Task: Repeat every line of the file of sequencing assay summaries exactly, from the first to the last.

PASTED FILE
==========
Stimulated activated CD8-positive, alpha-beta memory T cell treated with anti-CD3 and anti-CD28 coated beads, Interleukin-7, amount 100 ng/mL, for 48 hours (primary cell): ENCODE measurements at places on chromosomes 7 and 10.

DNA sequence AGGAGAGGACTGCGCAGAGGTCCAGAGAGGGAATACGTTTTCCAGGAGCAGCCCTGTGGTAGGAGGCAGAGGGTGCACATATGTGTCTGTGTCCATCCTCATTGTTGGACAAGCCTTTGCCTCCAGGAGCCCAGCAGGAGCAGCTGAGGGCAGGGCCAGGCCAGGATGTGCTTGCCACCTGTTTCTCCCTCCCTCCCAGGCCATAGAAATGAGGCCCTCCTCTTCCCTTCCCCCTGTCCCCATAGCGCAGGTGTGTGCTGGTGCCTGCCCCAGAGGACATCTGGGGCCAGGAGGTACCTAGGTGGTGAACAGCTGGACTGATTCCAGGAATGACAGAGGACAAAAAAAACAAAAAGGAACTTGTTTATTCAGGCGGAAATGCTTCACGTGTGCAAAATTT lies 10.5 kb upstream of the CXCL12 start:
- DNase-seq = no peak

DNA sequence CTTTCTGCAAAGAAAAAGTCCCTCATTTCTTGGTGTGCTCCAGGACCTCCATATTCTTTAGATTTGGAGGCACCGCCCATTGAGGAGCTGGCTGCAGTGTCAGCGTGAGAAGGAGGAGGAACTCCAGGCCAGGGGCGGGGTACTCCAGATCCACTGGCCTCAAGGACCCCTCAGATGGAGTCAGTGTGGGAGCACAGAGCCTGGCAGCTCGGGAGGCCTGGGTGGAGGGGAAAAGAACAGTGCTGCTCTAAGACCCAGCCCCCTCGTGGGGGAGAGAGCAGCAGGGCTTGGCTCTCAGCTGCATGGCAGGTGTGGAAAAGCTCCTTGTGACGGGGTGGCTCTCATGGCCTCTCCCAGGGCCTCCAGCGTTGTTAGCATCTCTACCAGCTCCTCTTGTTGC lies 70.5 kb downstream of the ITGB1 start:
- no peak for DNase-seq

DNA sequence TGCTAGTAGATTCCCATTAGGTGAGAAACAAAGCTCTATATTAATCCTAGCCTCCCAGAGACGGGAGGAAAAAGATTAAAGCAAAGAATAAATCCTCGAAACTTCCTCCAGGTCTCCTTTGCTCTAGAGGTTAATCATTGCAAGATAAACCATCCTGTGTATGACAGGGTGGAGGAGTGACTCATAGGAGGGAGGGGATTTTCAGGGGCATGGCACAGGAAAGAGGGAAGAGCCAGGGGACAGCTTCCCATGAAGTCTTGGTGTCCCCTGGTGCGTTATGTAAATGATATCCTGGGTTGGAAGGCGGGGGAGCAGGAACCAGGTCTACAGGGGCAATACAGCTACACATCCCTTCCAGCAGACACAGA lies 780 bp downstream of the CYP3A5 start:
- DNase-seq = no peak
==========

Stimulated activated CD8-positive, alpha-beta memory T cell treated with anti-CD3 and anti-CD28 coated beads, Interleukin-7, amount 100 ng/mL, for 48 hours (primary cell): ENCODE measurements at places on chromosomes 7 and 10.

DNA sequence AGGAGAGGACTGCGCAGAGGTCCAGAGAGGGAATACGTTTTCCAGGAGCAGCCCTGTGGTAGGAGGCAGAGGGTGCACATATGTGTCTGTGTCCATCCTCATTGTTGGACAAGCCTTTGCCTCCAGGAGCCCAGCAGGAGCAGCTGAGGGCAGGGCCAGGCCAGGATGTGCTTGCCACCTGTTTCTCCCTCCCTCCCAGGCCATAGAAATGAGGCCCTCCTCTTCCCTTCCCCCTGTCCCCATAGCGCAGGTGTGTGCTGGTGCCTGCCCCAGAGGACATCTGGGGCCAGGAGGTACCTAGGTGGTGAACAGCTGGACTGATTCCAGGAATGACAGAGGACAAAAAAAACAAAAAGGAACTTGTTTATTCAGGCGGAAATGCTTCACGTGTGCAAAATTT lies 10.5 kb upstream of the CXCL12 start:
- DNase-seq = no peak

DNA sequence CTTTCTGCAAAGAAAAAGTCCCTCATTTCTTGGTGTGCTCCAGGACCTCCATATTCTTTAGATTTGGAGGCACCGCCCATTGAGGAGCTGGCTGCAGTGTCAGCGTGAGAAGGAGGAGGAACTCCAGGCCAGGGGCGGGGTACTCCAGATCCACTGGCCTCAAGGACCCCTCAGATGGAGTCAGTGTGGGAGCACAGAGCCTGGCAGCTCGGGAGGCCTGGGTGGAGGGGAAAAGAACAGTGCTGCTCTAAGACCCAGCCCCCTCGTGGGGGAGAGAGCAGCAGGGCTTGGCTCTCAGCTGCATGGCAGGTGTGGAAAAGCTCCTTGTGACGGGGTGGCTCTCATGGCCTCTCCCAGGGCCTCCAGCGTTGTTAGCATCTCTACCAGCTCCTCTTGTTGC lies 70.5 kb downstream of the ITGB1 start:
- no peak for DNase-seq

DNA sequence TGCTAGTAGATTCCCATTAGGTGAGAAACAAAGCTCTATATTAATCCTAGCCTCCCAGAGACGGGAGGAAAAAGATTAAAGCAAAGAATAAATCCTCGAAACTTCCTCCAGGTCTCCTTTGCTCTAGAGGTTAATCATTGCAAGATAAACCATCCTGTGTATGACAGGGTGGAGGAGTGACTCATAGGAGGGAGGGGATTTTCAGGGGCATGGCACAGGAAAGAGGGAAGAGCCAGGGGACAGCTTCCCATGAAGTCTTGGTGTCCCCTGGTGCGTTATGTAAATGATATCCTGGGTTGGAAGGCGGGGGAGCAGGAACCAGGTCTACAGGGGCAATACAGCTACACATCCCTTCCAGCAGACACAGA lies 780 bp downstream of the CYP3A5 start:
- DNase-seq = no peak